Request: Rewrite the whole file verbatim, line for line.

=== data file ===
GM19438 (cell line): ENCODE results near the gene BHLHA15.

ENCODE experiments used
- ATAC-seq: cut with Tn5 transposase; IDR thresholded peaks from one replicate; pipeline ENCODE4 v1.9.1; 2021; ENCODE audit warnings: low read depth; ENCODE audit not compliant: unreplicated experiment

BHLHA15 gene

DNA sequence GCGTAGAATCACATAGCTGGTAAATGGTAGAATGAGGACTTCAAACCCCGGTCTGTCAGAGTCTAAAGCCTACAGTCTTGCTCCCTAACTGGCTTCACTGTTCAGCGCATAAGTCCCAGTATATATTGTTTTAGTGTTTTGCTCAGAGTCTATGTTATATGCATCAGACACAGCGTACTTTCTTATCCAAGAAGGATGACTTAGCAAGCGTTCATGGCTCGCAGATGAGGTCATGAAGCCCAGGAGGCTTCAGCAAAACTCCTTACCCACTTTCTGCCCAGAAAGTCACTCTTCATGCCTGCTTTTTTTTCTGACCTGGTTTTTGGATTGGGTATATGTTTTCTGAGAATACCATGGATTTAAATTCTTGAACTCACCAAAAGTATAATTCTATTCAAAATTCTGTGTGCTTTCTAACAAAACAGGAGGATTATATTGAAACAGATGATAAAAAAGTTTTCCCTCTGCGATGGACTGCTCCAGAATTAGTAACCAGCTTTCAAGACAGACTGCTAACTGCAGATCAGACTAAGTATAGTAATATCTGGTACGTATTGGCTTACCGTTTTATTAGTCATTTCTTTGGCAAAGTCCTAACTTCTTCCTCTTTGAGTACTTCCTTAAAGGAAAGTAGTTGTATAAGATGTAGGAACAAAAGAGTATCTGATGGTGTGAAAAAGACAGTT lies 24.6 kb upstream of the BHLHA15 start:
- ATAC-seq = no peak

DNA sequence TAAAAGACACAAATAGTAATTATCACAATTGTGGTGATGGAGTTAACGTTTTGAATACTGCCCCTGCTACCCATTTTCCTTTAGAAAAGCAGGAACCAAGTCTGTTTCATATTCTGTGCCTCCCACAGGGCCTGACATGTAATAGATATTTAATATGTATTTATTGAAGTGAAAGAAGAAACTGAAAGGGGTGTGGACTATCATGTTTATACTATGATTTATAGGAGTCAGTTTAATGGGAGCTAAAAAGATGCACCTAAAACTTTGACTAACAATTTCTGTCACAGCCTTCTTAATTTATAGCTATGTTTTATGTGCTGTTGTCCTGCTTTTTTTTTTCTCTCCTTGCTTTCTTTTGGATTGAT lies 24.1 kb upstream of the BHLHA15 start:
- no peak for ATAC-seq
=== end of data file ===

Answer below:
GM19438 (cell line): ENCODE results near the gene BHLHA15.

ENCODE experiments used
- ATAC-seq: cut with Tn5 transposase; IDR thresholded peaks from one replicate; pipeline ENCODE4 v1.9.1; 2021; ENCODE audit warnings: low read depth; ENCODE audit not compliant: unreplicated experiment

BHLHA15 gene

DNA sequence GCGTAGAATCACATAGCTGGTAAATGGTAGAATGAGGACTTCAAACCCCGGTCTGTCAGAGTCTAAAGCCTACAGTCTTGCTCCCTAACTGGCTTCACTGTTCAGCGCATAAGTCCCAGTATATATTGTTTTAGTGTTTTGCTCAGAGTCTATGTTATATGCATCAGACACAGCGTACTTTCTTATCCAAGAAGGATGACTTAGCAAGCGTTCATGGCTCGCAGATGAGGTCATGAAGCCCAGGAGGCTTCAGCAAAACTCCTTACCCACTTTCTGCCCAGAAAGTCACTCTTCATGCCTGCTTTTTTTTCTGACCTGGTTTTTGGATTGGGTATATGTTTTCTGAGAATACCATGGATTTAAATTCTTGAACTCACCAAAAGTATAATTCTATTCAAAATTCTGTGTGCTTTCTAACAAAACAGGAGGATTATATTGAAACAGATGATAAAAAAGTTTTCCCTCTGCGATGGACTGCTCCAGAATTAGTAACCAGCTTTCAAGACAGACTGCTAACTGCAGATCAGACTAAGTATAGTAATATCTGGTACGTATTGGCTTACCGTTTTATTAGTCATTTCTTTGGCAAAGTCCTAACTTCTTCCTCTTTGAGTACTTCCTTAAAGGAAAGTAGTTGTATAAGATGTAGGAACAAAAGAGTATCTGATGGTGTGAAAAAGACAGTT lies 24.6 kb upstream of the BHLHA15 start:
- ATAC-seq = no peak

DNA sequence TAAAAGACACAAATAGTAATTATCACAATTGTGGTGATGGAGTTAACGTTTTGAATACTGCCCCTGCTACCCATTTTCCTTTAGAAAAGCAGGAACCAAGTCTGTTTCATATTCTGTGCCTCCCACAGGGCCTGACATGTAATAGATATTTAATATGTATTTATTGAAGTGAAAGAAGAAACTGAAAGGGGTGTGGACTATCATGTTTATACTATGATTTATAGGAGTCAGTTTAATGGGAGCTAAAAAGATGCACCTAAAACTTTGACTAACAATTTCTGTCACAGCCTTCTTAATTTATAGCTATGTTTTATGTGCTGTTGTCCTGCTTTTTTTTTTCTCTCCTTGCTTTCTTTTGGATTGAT lies 24.1 kb upstream of the BHLHA15 start:
- no peak for ATAC-seq